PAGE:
Tuesday, November 20, 2007

my story of getting started

A post on Tri-Drs asked the following questions:
What was it that triggered your wanting to get active?
What where the biggest hurdles to starting on your path?
How did you figure out what you needed to know to get started?
Where did you go to find it?
Do you know friends who have tried to get active and failed? Why did they fail?
What would you have liked to know when you started?
What would have made starting easier?
I was on the women's sailing team in college and did some bicycle touring. But after that I was a walker, didn't do other exercise. That changed when I was diagnosed with diabetes at age 48. I was very depressed for a couple of days and then got on the internet and discovered alt.support.diabetes and the radical approach outlined at: http://www.phlaunt.com/diabetes/ I started testing my blood glucose 7 times a day and adjusting my diet to keep my readings under 140 an hour after eating, under 120 two hours after eating. Without limiting how much I ate I lost about 50 lbs.

I got more serious about exercise because I could eat a higher carb treat if I walked afterwards. I went to a week-long retreat at the beach in the late spring, and walking without hills didn't seem like exercise so I started running. My knees didn't like running, and so I decided to buy a new bicycle and alternate bicycling and very slowly increasing my running. Somewhere in there I picked up Slow Fat Triathlete by Jayne Williams and was inspired by the idea that it was possible to enjoy a sport without being good at it. I bought my bike from the local bike shop so I got some help there but mostly I just rode, with the goal of doing a local organized ride in the fall. I invented my own approach to increasing my running--I was running on a track so I ran three times a week and each month I added one more lap.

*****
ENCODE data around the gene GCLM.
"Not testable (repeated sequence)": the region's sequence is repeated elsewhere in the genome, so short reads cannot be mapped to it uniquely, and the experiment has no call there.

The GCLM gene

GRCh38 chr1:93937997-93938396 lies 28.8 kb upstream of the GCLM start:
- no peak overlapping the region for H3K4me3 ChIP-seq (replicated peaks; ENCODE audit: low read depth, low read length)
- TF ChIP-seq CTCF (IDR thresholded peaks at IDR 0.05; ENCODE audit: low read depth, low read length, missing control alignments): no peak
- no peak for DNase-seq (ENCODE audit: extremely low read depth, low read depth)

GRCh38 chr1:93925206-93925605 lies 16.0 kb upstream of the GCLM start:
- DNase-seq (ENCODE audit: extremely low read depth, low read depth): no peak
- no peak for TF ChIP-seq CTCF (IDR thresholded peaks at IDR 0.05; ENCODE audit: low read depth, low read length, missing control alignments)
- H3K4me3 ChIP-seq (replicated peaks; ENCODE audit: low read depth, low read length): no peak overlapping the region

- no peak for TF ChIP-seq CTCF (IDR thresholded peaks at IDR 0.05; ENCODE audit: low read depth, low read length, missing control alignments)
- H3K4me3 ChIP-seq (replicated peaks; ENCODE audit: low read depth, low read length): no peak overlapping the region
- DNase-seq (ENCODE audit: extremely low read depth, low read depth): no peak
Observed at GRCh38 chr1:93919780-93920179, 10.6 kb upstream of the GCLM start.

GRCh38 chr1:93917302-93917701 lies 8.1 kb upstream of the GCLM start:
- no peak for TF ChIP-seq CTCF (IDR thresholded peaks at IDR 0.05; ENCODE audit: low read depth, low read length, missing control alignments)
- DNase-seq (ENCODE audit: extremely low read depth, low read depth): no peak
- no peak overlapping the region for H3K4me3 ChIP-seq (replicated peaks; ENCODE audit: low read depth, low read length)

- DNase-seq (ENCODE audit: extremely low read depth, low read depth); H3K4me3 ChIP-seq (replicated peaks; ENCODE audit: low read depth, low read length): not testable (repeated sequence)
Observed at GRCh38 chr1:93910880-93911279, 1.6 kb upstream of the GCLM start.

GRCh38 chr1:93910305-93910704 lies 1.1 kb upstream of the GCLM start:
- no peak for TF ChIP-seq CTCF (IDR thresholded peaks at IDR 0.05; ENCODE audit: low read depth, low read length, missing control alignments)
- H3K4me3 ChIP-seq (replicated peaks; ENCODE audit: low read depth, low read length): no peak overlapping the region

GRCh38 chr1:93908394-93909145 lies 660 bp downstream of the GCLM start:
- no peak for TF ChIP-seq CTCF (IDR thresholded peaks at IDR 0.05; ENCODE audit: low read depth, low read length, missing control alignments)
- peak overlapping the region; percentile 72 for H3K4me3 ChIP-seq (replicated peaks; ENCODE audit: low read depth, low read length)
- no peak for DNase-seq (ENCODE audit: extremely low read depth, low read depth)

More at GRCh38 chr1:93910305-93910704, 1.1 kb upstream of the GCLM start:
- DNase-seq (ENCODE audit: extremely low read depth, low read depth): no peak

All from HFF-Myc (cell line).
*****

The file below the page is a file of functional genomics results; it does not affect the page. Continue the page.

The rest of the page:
By the time I got to a year after my diabetes diagnosis, I was running about 2 miles three times a week and did a century bike ride, so I decided to go for a sprint triathlon in the spring. The one wrinkle was a cardiologist who didn't like my high maximum heart rate, but a nuclear stress test showed no problems. I joined a masters swim group in January, which was one of the hardest things I have ever done because I knew I didn't know how to swim properly. I was quite comfortable swimming but with my head out of the water. It is a small group (9-12 people) and the coach taught me.

I bought some books, which other than Jayne Williams I haven't found very useful. The Tri-Drs email group has been much more helpful. I can't think of much that would have made it easier getting started. I looked around a bit for a training group but really I enjoy the alone time. One of the things that helped me with the diabetes is the philosophy "My body, my science experiment" and I have applied that to my training as well. I like my Garmin and Sportstracks.

Four years after diagnosis I've done four to six triathlons a year for three years, including my first half-ironman this fall. My glucose tolerance is a little improved, though I still have to watch my carbs very carefully. I feel great and am having fun. My A1c (a measure of average blood glucose control) is 5.8--in the normal range.

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